The author of Job is not interested in our current ecological questions. But the book builds its argument on a vision of relationship that places humankind in a remarkably different position from the dominion text of Genesis 1. There is no mandate to have dominion over the natural world. Instead, Job is led to see divine activity in the working of the natural world.
These responses from the whirlwind are crucially needed in our time of ecological distress. (And note that this non-anthropocentric vision is tremendously confident of its own truth, ascribing its articulation to God’s own voice.)
O Lord, how manifold are your works!
In wisdom you have made them all; the earth is full of your creatures…
When you hide your face, they are dismayed;
when you take away their breath, they die and return to their dust.
When you send forth your spirit, they are created;
and you renew that face of the ground.
Psalm 104 views humankind as part of a wonderfully diverse creation. (In fact, v. 35 notes that humans are the ones who disrupt the harmony of creation.) Psalm 148 shows humans joining with all the other creatures in praising God. By virtue of their being held in existence by the loving power of the Creator Spirit, all beings give glory to God simply by being themselves. Without the metaphor of worship highlighting nature’s voice, our human minds can overlook the reality of orientation-to-God embodied within the physical world. Psalm 96 views creation as already praising God; the psalm brings this to our human awareness. When we join our fellow creatures in their own clapping and singing, we come to understand that their value for God is not based on their usefulness for us – an awareness with enormous ethical implications.
Hear the word of the Lord, O people of Israel…
there is no faithfulness or loyalty, and no knowledge of God in the land…
Therefore the land mourns, and all who live in it languish;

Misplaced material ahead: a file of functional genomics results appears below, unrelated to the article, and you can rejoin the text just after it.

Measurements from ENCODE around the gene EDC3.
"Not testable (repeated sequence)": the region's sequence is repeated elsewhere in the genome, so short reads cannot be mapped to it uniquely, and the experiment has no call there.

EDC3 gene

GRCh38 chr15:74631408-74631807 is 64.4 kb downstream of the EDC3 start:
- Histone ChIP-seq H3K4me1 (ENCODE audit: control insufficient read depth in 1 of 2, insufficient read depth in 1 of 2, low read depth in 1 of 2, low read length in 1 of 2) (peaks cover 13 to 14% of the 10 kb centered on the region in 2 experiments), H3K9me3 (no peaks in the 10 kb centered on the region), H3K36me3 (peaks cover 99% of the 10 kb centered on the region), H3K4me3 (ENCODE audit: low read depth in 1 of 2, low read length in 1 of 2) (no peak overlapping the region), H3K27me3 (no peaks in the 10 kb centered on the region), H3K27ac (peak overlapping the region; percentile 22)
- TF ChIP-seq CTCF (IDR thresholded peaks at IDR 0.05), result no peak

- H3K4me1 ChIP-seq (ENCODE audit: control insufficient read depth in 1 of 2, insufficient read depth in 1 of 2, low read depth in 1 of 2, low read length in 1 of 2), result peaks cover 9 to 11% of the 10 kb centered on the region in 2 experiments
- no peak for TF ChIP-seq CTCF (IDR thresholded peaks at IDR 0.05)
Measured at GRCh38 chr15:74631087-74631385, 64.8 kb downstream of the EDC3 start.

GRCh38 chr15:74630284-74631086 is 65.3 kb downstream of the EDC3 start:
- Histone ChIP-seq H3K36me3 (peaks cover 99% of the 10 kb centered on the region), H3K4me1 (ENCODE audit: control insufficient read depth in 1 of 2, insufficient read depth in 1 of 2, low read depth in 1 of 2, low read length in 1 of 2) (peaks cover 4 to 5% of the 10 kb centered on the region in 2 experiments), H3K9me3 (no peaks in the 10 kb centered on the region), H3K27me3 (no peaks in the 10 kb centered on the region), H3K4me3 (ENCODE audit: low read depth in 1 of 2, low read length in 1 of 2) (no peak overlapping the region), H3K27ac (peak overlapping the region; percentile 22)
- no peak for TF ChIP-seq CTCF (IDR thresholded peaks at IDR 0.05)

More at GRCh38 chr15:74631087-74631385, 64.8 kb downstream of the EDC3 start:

together with the wild animals and the birds of the air,
even the fish of the sea are perishing.
The prophets’ view of the community of creation is often laced with sorrow. The prophets are most concerned with trouble that comes as a result of human wrongdoing. Then not only do people suffer, the community of life does as well. Creation cries out in lament: ‘the land mourns’ (Hosea 4:1-3); the vineyard is ruined and mourns to God (Jeremiah 12:11); ‘even the wild animals cry to you because the watercourses are dried up (Joel 1:20). This view runs through the prophets from Isaiah, Jeremiah, and Ezekiel to Hosea, Joel, Amos and Zephaniah. Flowing into the New Testament, it undergirds Paul’s revelatory passage in Romans about the whole creation groaning in travail, eagerly longing to be set free, its destiny intertwined with the human children of God (Romans 8:18f) The prophets, however, announce a future redemption which will revivify the people and the natural world together (Isaiah 35:1-2).
(5) The community of creation in Christian liturgy:
The biblical vision of the community of creation sets the idea of human dominion back into the wider context of all scripture. It identifies human beings as creatures embedded in the natural world; it understands our reciprocal interdependence with other species, and our dependence on the life-giving systems that support us all.
From the earliest centuries of the church, Christian eucharistic prayers have always begun with a thanksgiving to the Creator. Long before the Nicene Creed was written, the ‘Great Thanksgiving’ not only praised God for creation, but professed belief in the Creator and in the community of creation.
What follows is drawn from several contemporary eucharistic prayers.
Note the theology this prayer expresses:
It is always right to give you thanks and praise, O God of Love, O Lover of all.
Fountain of life and source of all goodness,
you make all things and fill them with your blessing.
You create us in your own image,
giving us consciousness and conscience,
and giving the whole world into our care.
And when we reject your love and go your own ways,
careless of each other and of the world you have made,
you do not abandon us. In your mercy you come to our help:
again and again you call us back into covenant with you;
through your prophets and through Jesus, your Son,
you teach us to walk the way of salvation.
Great Lover, your presence fills the world with hope and joy,
calling us to love as you love, to care as you care.
And so we join the saints and angels in proclaiming your glory:
Holy, holy, holy is the Lord of hosts..
the whole earth is full of your glory… (Isaiah 6:3)
Every eucharistic prayer continues with thanksgiving for the life, death and resurrection of Jesus Christ, and for the ongoing gifts of the Holy Spirit.
But stay with the first section of the ‘Great Thanksgiving’ for a while:
What has it always taught us about God and the community of creation?